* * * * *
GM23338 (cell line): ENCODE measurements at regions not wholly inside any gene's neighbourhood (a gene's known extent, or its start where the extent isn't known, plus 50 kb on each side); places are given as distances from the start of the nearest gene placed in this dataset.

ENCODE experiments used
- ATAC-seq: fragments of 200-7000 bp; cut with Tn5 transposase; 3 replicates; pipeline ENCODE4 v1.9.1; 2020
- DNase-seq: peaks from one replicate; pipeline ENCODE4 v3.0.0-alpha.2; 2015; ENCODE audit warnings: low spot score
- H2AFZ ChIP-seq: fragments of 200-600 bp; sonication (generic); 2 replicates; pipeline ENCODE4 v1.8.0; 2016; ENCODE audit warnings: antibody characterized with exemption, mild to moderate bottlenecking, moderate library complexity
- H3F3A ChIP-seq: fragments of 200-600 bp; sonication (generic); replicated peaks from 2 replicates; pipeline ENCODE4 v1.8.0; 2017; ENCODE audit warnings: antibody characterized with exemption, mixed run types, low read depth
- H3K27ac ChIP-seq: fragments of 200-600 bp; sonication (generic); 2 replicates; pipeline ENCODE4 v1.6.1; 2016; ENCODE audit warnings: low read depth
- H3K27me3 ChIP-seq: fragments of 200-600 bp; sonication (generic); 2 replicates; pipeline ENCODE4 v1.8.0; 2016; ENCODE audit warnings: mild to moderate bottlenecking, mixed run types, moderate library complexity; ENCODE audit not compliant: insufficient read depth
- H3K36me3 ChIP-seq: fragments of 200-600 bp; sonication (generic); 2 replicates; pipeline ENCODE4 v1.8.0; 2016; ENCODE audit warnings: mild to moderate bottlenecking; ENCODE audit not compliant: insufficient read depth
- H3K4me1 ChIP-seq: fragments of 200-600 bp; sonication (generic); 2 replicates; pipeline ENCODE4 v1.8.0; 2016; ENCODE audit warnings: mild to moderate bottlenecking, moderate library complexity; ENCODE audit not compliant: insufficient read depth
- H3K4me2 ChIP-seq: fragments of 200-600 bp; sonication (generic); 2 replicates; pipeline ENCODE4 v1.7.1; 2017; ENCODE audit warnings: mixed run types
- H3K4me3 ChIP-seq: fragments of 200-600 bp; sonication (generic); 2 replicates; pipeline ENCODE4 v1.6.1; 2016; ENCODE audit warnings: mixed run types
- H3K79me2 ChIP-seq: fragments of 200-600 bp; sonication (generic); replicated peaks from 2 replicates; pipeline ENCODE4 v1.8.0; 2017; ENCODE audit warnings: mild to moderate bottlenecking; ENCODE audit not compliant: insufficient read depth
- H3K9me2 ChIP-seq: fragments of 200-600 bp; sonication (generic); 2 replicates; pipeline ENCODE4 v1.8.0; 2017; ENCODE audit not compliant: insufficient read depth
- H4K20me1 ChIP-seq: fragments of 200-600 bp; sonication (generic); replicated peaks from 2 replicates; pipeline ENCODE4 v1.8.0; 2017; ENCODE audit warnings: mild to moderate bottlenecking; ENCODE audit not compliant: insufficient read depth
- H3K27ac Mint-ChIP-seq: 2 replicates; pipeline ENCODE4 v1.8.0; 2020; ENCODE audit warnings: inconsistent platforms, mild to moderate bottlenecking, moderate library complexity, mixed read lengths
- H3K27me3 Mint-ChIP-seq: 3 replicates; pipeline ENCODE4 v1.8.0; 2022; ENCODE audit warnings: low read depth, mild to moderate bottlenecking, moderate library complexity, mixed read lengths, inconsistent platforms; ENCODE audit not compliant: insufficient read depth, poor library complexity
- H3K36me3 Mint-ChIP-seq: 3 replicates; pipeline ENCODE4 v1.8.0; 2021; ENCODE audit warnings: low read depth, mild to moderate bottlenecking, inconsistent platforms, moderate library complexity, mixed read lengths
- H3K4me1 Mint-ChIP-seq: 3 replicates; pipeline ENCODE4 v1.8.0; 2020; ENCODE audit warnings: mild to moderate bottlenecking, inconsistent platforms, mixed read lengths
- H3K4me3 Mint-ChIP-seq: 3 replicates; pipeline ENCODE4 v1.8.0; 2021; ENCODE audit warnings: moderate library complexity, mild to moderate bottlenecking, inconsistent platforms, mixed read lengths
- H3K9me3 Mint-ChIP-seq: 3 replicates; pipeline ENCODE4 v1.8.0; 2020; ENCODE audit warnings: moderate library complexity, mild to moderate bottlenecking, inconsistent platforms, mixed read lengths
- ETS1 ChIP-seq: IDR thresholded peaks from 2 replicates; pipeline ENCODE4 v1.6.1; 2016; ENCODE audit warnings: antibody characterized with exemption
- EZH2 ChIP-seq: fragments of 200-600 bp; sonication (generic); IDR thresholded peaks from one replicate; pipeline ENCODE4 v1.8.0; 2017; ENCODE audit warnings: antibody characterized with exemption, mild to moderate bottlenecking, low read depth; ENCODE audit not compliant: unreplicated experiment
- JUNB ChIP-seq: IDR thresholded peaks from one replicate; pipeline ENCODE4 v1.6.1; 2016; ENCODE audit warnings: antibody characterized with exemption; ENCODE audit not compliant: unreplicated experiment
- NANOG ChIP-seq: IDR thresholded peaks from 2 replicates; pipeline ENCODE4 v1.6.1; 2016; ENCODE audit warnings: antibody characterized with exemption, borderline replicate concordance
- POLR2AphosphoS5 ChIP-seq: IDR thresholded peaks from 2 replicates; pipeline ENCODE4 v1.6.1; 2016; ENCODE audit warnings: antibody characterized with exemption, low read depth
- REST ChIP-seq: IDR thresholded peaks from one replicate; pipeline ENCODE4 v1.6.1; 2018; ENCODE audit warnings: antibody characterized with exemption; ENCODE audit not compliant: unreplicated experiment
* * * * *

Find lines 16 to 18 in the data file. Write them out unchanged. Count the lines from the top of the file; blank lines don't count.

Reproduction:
- H3K27ac Mint-ChIP-seq: 2 replicates; pipeline ENCODE4 v1.8.0; 2020; ENCODE audit warnings: inconsistent platforms, mild to moderate bottlenecking, moderate library complexity, mixed read lengths
- H3K27me3 Mint-ChIP-seq: 3 replicates; pipeline ENCODE4 v1.8.0; 2022; ENCODE audit warnings: low read depth, mild to moderate bottlenecking, moderate library complexity, mixed read lengths, inconsistent platforms; ENCODE audit not compliant: insufficient read depth, poor library complexity
- H3K36me3 Mint-ChIP-seq: 3 replicates; pipeline ENCODE4 v1.8.0; 2021; ENCODE audit warnings: low read depth, mild to moderate bottlenecking, inconsistent platforms, moderate library complexity, mixed read lengths